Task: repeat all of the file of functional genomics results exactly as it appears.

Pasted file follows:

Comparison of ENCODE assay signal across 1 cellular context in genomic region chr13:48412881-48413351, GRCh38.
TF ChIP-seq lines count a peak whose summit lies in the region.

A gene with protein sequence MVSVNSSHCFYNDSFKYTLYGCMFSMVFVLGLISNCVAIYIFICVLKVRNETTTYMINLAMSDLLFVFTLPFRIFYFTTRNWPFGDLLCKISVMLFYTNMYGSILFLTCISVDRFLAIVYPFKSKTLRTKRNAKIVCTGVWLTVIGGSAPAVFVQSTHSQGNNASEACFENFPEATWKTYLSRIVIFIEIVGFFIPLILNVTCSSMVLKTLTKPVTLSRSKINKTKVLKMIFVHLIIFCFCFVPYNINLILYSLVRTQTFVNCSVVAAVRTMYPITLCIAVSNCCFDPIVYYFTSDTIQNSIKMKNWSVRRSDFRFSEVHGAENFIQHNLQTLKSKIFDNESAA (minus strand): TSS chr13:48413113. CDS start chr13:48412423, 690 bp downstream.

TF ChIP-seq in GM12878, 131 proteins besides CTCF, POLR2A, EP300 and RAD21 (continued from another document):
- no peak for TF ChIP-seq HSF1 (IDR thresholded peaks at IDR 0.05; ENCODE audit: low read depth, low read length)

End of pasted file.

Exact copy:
Comparison of ENCODE assay signal across 1 cellular context in genomic region chr13:48412881-48413351, GRCh38.
TF ChIP-seq lines count a peak whose summit lies in the region.

A gene with protein sequence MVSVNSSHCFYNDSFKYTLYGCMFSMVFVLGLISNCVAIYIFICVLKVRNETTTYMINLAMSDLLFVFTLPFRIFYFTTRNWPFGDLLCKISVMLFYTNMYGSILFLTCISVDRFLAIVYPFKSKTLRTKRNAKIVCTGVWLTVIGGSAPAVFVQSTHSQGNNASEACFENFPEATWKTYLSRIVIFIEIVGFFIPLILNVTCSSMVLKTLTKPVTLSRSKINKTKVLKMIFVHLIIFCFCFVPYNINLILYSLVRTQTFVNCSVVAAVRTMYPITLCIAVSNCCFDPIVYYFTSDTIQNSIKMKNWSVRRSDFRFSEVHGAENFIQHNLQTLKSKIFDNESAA (minus strand): TSS chr13:48413113. CDS start chr13:48412423, 690 bp downstream.

TF ChIP-seq in GM12878, 131 proteins besides CTCF, POLR2A, EP300 and RAD21 (continued from another document):
- no peak for TF ChIP-seq HSF1 (IDR thresholded peaks at IDR 0.05; ENCODE audit: low read depth, low read length)